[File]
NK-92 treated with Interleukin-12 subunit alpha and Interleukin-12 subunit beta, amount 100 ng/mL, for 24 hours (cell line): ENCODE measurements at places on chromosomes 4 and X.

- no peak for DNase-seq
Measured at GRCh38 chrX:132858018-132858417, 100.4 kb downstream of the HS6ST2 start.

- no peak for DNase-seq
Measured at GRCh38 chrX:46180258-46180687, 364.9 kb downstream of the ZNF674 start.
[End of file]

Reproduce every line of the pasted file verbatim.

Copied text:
NK-92 treated with Interleukin-12 subunit alpha and Interleukin-12 subunit beta, amount 100 ng/mL, for 24 hours (cell line): ENCODE measurements at places on chromosomes 4 and X.

- no peak for DNase-seq
Measured at GRCh38 chrX:132858018-132858417, 100.4 kb downstream of the HS6ST2 start.

- no peak for DNase-seq
Measured at GRCh38 chrX:46180258-46180687, 364.9 kb downstream of the ZNF674 start.